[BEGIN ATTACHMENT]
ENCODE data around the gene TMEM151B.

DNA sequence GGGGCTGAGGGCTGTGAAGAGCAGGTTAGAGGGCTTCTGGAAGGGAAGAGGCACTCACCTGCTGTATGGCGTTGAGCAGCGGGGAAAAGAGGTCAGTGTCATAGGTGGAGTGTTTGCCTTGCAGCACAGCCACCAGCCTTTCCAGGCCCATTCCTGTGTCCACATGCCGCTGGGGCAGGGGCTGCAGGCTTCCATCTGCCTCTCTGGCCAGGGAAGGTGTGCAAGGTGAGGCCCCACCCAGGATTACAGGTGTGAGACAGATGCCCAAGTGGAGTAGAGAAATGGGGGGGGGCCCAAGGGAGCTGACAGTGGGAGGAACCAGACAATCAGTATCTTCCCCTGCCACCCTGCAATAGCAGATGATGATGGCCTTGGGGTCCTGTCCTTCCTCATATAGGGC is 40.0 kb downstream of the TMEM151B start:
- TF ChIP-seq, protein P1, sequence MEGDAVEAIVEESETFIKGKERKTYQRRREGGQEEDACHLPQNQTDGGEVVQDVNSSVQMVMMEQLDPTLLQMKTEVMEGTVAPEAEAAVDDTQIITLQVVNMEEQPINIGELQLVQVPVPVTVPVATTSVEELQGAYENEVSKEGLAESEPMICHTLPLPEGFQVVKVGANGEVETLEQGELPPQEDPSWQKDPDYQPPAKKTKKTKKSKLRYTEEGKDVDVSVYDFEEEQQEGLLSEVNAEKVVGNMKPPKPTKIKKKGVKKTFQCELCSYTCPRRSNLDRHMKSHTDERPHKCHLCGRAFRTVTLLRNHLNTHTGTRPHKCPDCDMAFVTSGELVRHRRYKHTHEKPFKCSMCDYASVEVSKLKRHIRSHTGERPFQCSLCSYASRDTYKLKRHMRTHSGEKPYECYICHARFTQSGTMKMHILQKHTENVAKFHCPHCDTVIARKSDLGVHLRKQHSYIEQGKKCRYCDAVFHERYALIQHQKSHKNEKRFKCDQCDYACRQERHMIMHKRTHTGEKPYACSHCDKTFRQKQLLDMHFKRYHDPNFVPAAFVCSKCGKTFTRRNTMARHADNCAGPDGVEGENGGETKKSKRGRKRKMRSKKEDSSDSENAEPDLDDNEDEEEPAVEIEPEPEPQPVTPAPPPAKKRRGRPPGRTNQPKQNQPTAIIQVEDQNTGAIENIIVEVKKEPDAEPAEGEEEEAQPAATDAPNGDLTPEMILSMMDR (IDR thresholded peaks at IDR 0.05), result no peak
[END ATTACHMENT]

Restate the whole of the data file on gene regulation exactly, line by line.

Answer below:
ENCODE data around the gene TMEM151B.

DNA sequence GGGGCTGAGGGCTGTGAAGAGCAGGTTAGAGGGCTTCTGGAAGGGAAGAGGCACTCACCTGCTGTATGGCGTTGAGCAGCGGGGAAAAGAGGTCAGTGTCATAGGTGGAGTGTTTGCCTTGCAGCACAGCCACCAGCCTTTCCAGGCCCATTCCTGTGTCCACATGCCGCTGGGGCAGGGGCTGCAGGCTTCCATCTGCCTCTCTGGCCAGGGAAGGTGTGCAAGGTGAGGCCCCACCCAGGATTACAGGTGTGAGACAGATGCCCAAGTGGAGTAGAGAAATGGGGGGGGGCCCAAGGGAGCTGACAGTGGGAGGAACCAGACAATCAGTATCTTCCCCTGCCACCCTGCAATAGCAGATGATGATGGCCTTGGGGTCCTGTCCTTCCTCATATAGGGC is 40.0 kb downstream of the TMEM151B start:
- TF ChIP-seq, protein P1, sequence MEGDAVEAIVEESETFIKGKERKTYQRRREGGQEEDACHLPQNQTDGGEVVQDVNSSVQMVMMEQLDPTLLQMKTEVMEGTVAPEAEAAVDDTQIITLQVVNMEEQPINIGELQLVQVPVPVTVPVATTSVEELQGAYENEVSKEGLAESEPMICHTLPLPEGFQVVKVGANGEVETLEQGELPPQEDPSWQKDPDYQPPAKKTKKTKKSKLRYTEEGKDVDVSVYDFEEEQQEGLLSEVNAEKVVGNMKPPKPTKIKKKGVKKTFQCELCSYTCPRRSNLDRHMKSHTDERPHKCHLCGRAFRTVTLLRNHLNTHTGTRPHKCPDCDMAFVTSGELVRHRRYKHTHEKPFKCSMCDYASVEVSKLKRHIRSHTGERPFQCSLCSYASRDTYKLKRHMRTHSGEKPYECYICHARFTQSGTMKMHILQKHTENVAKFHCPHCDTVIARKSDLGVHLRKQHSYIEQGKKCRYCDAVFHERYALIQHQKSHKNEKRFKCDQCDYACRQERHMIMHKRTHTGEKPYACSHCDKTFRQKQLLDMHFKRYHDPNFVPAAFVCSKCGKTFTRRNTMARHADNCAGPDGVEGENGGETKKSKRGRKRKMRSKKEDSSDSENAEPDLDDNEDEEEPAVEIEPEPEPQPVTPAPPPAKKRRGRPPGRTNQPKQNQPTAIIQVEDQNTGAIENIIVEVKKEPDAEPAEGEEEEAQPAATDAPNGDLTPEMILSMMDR (IDR thresholded peaks at IDR 0.05), result no peak